Corn Gluten as a Weed Killer


Chemical herbicides are a tempting alternative to pulling weeds by hand or hoeing them out of a garden. The potential damage to the environment, however, can be a deterrent. Corn gluten meal, a byproduct of the processing of corn, is a natural product that can kill the seedlings of broadleaf plants in lawn grass or among established plants.


In the mid-1980s, Iowa State University researcher Nick Christians accidentally discovered corn gluten's herbicidal properties while using cornmeal to study a fungus that attacks golf course turf. He did a study on its effect on 22 different weeds. Though the gluten reduced survival rate of all 22, it worked best at killing black nightshade, lambsquarters, creeping bentgrass, curly dock, purslane and redroot pigweed. He also found that the corn gluten meal contains 10% nitrogen by weight, making it a significant fertilizer as well.

The Product

Corn gluten meal is a waste product of the process that produces corn syrup and corn starch that is fed to pigs, chickens, cows, cats and other animals. It is available as a yellow powder or brown pellets and is registered as a "minimum risk" pesticide by the Environmental Protection Agency.


Corn gluten acts by inhibiting the growth of the roots of seedlings, causing them to die by dehydration when the soil dries out. It acts on sprouting plants but does not affect more established ones. In fact, due to its nitrogen content, it causes larger plants to grow more vigorously.


Corn gluten can be applied to lawns with a fertilizer spreader at the rate of 12 to 20 pounds per 1,000 square feet. Because it acts as an herbicide on small seedlings, the application needs to be timed at their emergence to be effective. It also requires a period of dry weather after application to kill the root-damaged sprouts. In spring, this is said to be about the time when forsythia blooms and in fall, an application is suggested for lawns between mid-August and mid-September. In flower beds and among shrubs, it is raked into the soil and then watered. The soil should dry for several days after that.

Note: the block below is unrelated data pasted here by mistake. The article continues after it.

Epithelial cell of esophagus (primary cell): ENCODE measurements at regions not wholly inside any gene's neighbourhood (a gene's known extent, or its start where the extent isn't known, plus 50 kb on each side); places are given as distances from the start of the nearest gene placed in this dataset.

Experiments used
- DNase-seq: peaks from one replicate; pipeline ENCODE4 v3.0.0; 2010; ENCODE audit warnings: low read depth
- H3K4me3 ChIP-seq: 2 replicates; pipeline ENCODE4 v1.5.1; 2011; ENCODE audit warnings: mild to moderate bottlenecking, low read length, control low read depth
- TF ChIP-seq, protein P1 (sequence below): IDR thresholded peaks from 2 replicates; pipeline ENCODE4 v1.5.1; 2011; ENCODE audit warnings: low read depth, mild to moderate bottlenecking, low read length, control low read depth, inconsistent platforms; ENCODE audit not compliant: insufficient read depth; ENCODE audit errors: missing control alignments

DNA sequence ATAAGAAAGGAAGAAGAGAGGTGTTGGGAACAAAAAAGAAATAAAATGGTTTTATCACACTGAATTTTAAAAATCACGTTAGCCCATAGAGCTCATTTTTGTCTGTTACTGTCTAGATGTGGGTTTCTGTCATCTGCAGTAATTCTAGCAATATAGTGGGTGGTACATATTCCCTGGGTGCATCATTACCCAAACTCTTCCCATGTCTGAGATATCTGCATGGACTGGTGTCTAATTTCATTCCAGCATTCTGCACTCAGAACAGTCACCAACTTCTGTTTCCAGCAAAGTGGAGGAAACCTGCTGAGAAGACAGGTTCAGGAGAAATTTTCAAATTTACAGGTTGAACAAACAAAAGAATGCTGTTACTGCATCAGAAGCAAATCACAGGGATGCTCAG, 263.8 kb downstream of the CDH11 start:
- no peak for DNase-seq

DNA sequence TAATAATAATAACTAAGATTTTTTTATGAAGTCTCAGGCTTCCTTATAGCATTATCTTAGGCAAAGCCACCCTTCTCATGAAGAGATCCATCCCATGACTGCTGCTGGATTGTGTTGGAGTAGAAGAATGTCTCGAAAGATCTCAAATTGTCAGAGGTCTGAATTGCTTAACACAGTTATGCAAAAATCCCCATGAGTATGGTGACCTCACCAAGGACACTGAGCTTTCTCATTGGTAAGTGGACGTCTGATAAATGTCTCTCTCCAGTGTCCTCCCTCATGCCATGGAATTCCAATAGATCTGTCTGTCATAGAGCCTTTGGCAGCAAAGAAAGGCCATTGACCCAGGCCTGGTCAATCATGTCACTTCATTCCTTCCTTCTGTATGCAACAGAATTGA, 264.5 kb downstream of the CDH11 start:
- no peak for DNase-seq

High cost is one of the main drawbacks to using corn gluten. It is more expensive to apply at the recommended strength than chemical herbicides; however, some people feel that the advantages of safety and added nitrogen are worth the expense. In areas with rainy spring weather it may be difficult to find a spell of dry weather during the recommended application period. For home gardeners, it may be best to experiment with small areas first.

Keywords: corn gluten meal, corn gluten safety, corn gluten application

About this Author

Over the past 30 years, Mara Grey has sold plants in nurseries, designed gardens and volunteered as a Master Gardener. She is the author of "The Lazy Gardener" and "The Complete Idiot's Guide to Flower Gardening" and has a Bachelor of Science in botany.